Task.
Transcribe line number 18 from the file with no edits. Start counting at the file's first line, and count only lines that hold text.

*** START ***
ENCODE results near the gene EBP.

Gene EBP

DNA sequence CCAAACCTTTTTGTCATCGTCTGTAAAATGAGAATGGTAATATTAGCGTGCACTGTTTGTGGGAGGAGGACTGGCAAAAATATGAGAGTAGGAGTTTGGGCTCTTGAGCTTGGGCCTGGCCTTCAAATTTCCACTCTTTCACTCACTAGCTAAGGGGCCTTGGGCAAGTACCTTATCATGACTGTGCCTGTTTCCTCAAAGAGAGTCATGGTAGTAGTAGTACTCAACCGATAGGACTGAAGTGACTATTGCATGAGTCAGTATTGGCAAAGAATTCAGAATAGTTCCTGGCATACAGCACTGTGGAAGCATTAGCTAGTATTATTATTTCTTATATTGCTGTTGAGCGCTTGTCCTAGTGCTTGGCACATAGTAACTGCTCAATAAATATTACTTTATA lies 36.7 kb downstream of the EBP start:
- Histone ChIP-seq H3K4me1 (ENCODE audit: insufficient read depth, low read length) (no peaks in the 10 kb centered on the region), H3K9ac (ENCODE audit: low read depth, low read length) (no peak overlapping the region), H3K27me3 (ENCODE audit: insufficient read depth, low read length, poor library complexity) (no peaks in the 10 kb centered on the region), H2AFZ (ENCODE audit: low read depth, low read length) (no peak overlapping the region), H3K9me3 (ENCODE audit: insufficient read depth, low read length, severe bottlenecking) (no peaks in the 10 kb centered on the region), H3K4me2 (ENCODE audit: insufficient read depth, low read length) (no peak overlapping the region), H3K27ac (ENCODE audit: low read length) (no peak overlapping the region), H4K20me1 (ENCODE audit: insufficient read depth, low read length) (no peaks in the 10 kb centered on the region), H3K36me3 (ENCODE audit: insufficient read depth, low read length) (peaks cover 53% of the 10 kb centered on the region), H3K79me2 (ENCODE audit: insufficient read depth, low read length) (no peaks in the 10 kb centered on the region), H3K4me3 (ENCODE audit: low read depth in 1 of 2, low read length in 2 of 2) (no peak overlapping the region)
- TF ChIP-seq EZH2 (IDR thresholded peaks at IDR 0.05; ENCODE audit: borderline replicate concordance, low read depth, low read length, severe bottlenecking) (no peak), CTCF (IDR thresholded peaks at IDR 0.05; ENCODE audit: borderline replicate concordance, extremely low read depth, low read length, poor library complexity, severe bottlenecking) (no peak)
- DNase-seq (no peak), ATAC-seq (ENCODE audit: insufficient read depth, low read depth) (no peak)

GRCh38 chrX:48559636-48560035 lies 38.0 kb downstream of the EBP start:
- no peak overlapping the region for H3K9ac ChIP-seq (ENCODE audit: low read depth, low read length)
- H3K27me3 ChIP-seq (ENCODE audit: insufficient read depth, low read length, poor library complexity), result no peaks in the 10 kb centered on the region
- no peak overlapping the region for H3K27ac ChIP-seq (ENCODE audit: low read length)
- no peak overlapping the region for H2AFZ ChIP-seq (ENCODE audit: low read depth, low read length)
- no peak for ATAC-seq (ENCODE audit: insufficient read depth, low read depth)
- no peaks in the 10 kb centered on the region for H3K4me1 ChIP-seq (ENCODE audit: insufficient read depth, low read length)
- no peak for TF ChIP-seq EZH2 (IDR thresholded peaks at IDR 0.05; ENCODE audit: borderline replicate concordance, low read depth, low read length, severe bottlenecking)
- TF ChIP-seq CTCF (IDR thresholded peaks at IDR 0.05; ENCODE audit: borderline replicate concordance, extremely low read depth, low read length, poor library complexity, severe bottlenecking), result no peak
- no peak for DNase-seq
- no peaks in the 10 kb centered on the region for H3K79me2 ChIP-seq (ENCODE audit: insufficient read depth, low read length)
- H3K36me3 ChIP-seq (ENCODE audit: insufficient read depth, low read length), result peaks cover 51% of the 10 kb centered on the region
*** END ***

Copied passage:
- H3K36me3 ChIP-seq (ENCODE audit: insufficient read depth, low read length), result peaks cover 51% of the 10 kb centered on the region